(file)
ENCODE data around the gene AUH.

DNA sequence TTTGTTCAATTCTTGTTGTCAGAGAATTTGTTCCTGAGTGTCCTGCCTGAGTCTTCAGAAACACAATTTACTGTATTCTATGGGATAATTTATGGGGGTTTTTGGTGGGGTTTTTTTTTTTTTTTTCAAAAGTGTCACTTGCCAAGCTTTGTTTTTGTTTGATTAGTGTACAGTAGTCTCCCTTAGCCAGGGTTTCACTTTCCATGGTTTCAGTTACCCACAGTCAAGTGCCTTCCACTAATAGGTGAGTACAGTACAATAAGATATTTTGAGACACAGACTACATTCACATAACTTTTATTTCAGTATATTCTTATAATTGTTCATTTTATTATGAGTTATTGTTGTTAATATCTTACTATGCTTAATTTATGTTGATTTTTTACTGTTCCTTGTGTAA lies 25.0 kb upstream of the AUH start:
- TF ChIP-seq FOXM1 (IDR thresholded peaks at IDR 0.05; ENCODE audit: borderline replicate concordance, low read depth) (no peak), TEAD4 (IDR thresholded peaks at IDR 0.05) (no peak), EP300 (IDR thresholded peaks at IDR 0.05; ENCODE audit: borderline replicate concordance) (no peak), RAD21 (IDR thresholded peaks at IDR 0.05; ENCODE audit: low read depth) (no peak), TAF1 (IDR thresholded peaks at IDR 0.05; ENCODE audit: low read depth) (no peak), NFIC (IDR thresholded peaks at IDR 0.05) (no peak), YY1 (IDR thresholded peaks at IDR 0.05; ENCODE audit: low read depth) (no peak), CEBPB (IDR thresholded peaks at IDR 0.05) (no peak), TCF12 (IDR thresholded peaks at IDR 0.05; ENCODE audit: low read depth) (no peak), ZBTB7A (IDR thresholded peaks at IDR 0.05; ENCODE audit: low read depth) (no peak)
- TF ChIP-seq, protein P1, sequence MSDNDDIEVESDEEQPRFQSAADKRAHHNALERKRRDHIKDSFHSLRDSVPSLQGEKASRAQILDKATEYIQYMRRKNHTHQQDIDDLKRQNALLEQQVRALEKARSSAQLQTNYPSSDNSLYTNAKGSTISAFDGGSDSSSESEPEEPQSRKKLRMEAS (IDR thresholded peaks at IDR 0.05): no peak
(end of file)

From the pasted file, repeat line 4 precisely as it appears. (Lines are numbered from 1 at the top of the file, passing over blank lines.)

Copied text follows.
- TF ChIP-seq, protein P1, sequence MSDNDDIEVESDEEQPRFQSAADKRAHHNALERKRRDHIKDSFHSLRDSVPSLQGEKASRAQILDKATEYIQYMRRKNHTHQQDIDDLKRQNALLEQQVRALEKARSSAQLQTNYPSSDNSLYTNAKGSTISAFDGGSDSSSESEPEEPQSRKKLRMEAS (IDR thresholded peaks at IDR 0.05): no peak